Policy Challenges for Micro Finance Design and Practice in Nigeria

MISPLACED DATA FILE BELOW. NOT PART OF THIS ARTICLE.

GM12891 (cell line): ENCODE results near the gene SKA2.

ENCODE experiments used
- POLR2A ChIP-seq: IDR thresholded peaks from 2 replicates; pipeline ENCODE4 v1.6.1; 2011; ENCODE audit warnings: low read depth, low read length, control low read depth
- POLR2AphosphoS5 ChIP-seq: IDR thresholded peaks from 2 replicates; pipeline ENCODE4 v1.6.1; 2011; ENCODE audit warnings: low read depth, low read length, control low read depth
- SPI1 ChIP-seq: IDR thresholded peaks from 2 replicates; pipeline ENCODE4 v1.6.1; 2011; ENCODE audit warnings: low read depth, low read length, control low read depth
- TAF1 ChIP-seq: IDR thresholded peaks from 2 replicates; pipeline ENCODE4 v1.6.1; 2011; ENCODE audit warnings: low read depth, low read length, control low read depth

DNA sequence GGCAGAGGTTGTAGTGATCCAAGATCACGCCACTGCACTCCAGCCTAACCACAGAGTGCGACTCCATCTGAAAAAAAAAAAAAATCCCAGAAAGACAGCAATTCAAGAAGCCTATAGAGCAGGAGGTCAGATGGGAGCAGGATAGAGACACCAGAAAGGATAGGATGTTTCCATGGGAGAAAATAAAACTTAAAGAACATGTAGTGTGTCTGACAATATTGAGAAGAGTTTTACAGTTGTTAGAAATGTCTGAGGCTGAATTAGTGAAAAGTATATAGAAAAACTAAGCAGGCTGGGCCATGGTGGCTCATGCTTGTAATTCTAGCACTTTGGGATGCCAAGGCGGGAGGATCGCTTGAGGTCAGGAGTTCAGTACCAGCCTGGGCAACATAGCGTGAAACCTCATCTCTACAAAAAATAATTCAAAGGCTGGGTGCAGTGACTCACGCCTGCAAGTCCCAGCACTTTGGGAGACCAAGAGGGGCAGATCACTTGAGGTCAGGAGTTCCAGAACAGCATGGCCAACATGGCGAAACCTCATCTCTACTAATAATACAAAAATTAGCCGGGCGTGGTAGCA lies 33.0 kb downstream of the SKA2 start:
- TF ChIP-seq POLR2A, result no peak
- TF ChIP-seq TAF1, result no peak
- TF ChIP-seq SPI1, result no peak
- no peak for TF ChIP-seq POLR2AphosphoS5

This document comprises three papers: PAPER 1: Titled: Challenges of Micro finance Supply and Administration. The author have attempted to provide background information on micro finance in this paper and the examination of micro finance and administration in Nigeria reveal pertinent factors militating against the effectiveness of institutions established for this purpose. Prominent among these factors are the inability of micro finance to get to the poor, disinterestedness of commercial banks and the fact that potential beneficiaries are largely unorganized. Others include lack of an enabling environment for small businesses to thrive and the erroneous impression that micro finance is a public sector responsibility. We have made appropriate recommendations to address these issues. We have also looked at critical factors responsible for the success recorded by micro finance schemes in other countries highlighting the lessons we can learn from their experiences. PAPER 2: Policy Needs in the Micro finance Sector: The Missing Angle. Micro finance has development as its fundamental aim. A good micro finance policy should therefore aim at enabling the poor to increasingly move out of poverty through cycles of loans and repayment. Minimal regulation should be exercised. Policy should focus instead on increasing the capabilities and capacities of MFIs and their clients—the SMEs. Policy should incorporate good practices and policies based on Regional (Africa-wide) studies. PAPER 3: Situational Status of Micro finance Institutions. Having recognized that micro finance could be used for poverty reduction, the formation of MFIs at all levels should be encouraged. An assessment of the activities of micro finance institutions in Nigeria has shown that the poor are good credit risks. The increasing access of the poor to credit and their unmatchable repayment rates suggests that micro financing should be a viable enterprise. But government must create the enabling environment by, among other things, easing regulations and giving incentives to quicken the creation of MFIs. Incentives need to be given to people, groups and institutions that already operate micro credit institutions to strengthen and upgrade their operations.